Switch to ADA Accessible Theme
Close Menu
We fight for justice, integrity, and civil rights.
Miami Criminal Defense Attorney / Blog / General / Do the Police Have to Read My Rights Again If I “Re-Initiate” Contact?

Do the Police Have to Read My Rights Again If I “Re-Initiate” Contact?


One of the most basic principles of criminal defense law is that a suspect never has to answer questions to the police. Indeed, every police officer knows they must give a Miranda warning advising a person of both this right to remain silent as well as the right to speak with an attorney. Such warnings are required before the police initiate any custodial interrogation. And that interrogation must cease once the suspect invokes their rights.

Florida Supreme Court Abandons “Categorical” Rule Against Police

The Florida Supreme Court recently clarified what must happen if the suspect later chooses to “re-initiate” contact with the police after previously invoking their Miranda rights. In 2018, the court held that the police “automatically violated” a suspect’s rights if they failed to re-read Miranda warning in such situations. But in this more recent case, State v. Penna, the Florida justices abandoned their prior decision.

This case involved a defendant charged with stabbing two people to death during a burglary and attempted robbery. While evading the police, the defendant attacked another person before fleeing into the woods. After refusing police commands to stop and drop his knife, the officers shot him four times.

The defendant was taken to a nearby hospital, where he remained under care for several weeks. The day after his admission, a police detective read the defendant his rights and started asking questions. After initially answering, the defendant soon invoked his right to counsel. The detective then properly ceased the interrogation.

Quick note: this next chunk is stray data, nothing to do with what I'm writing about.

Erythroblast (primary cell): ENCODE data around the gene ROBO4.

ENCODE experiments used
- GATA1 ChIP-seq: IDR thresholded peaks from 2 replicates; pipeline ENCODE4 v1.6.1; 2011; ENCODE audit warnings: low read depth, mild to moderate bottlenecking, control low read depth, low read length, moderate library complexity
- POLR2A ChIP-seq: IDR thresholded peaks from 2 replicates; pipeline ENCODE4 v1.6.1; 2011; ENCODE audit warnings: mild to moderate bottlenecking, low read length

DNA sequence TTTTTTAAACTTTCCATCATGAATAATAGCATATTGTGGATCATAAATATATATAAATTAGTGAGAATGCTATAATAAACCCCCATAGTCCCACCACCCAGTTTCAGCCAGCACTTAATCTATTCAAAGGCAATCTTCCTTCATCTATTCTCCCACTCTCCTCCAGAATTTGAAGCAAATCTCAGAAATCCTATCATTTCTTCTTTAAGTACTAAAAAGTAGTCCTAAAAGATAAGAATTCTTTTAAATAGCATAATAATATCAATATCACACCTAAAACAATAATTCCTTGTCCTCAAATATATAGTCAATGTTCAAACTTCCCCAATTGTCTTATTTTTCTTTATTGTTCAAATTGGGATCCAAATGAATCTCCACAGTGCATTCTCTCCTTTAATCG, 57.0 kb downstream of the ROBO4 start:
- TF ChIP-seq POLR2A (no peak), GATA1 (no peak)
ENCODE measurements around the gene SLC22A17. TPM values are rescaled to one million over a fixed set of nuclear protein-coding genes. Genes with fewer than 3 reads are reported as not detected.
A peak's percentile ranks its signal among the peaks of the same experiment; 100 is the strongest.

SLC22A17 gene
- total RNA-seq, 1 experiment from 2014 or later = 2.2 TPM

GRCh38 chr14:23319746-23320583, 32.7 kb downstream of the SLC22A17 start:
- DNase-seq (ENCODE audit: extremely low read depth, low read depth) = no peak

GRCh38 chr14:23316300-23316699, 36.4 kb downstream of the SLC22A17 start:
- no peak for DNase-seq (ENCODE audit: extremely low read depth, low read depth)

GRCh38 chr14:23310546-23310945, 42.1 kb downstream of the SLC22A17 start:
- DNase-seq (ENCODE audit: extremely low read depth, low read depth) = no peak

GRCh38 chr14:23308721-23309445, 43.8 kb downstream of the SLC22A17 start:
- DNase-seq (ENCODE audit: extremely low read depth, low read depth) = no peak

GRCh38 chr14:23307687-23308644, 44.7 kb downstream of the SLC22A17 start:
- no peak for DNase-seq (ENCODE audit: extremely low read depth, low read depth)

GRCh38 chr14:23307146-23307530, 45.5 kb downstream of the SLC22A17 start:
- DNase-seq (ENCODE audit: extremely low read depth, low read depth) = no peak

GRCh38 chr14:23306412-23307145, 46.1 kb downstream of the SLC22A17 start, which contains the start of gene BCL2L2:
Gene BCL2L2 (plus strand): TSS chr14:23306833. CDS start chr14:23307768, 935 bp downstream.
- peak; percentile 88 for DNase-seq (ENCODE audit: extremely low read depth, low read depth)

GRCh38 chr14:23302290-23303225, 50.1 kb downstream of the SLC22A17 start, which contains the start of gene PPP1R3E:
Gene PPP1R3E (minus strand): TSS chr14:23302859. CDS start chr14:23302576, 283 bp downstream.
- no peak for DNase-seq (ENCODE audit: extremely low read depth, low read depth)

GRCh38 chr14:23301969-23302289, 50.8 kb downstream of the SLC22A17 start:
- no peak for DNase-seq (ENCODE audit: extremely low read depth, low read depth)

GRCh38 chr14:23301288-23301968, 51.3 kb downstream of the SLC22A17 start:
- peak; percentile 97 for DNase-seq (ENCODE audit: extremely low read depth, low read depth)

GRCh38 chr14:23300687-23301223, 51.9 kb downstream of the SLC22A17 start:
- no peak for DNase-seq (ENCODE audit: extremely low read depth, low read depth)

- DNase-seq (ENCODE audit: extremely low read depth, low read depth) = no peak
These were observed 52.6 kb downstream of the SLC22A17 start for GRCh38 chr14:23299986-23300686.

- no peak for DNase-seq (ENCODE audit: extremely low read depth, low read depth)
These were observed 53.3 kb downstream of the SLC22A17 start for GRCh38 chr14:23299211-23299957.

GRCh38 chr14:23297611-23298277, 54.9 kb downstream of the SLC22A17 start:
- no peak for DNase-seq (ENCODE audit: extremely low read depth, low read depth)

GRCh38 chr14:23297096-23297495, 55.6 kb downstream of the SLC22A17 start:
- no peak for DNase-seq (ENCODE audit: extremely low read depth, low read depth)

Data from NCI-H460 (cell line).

Police officers continued to monitor the defendant while he remained in the hospital. About a month and a half after his initial conversation with the detective, the defendant chose to speak with another officer assigned to monitor him. The defendant asked the officer why he was in the hospital. A few minutes later, the defendant confessed to the stabbings. Over the next few days, the defendant initiated several more conversations with the same officer, again repeating his confession. The second officer never “re-read” the defendant his Miranda rights after he began speaking.

The state charged the defendant with two counts of first-degree murder and several other crimes. The trial judge denied the defendant’s motion to suppress his statements, holding there was no Miranda violation. A jury proceeded to find the defendant guilty, and the trial court sentenced him to life in prison.

The Florida Fourth District Court of Appeal held the officer violated Miranda, however, by not re-reading the defendant his rights prior to some of their conversations. This prompted the state’s appeal to the Florida Supreme Court. In ruling for the state, the Supreme Court said its 2018 decision requiring the police to re-advise a defendant in all cases was no longer valid law. Instead, a trial court must look at the “totality of the circumstances” to determine whether a suspect voluntarily re-initiated contact with the police after invoking their rights. A judge may consider whether an officer re-advised a suspect in making this determination, but it is no longer mandatory for the officer to do so.

Contact Asilia Law Firm Today

The key takeaway here is simple: Never speak to the police when you are questioned on suspicion of a crime. Instead, you should contact a qualified Miami murder/homicide attorney who will zealously defend your rights. Call the Asilia Law Firm today at 786-420-3014 or contact us online to schedule an initial consultation.



Facebook Twitter LinkedIn
Get The Justice
You Deserve

Request Your Free Consultation

All Fields Required

By submitting this form I acknowledge that contacting Asilia Law Firm through this website does not create an attorney-client relationship, and any information I send is not protected by attorney-client privilege.

protected by reCAPTCHA Privacy - Terms